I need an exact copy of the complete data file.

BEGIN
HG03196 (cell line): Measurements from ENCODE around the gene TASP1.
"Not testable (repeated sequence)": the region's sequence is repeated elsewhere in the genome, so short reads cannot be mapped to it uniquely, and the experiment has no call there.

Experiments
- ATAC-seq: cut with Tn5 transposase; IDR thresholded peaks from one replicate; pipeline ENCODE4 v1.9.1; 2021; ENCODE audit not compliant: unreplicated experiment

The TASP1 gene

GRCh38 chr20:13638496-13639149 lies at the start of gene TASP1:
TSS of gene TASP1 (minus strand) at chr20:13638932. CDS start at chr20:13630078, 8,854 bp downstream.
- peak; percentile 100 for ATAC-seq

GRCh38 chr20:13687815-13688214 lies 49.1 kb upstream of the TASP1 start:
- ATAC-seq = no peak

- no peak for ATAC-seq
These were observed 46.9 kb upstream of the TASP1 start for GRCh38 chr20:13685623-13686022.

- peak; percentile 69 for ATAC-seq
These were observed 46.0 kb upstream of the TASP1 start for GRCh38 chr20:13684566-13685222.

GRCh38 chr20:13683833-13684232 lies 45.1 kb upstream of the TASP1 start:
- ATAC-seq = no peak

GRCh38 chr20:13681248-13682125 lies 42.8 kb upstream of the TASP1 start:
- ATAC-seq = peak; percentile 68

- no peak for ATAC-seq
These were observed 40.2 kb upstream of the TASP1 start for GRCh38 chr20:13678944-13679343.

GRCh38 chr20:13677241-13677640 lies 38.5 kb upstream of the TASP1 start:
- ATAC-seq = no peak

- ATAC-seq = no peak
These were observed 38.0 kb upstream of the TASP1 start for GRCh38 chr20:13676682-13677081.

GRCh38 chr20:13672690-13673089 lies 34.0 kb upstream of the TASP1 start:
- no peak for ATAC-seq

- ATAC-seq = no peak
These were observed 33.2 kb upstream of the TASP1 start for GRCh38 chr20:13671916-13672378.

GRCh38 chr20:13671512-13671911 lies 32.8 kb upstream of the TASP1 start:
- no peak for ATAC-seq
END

HG03196 (cell line): Measurements from ENCODE around the gene TASP1.
"Not testable (repeated sequence)": the region's sequence is repeated elsewhere in the genome, so short reads cannot be mapped to it uniquely, and the experiment has no call there.

Experiments
- ATAC-seq: cut with Tn5 transposase; IDR thresholded peaks from one replicate; pipeline ENCODE4 v1.9.1; 2021; ENCODE audit not compliant: unreplicated experiment

The TASP1 gene

GRCh38 chr20:13638496-13639149 lies at the start of gene TASP1:
TSS of gene TASP1 (minus strand) at chr20:13638932. CDS start at chr20:13630078, 8,854 bp downstream.
- peak; percentile 100 for ATAC-seq

GRCh38 chr20:13687815-13688214 lies 49.1 kb upstream of the TASP1 start:
- ATAC-seq = no peak

- no peak for ATAC-seq
These were observed 46.9 kb upstream of the TASP1 start for GRCh38 chr20:13685623-13686022.

- peak; percentile 69 for ATAC-seq
These were observed 46.0 kb upstream of the TASP1 start for GRCh38 chr20:13684566-13685222.

GRCh38 chr20:13683833-13684232 lies 45.1 kb upstream of the TASP1 start:
- ATAC-seq = no peak

GRCh38 chr20:13681248-13682125 lies 42.8 kb upstream of the TASP1 start:
- ATAC-seq = peak; percentile 68

- no peak for ATAC-seq
These were observed 40.2 kb upstream of the TASP1 start for GRCh38 chr20:13678944-13679343.

GRCh38 chr20:13677241-13677640 lies 38.5 kb upstream of the TASP1 start:
- ATAC-seq = no peak

- ATAC-seq = no peak
These were observed 38.0 kb upstream of the TASP1 start for GRCh38 chr20:13676682-13677081.

GRCh38 chr20:13672690-13673089 lies 34.0 kb upstream of the TASP1 start:
- no peak for ATAC-seq

- ATAC-seq = no peak
These were observed 33.2 kb upstream of the TASP1 start for GRCh38 chr20:13671916-13672378.

GRCh38 chr20:13671512-13671911 lies 32.8 kb upstream of the TASP1 start:
- no peak for ATAC-seq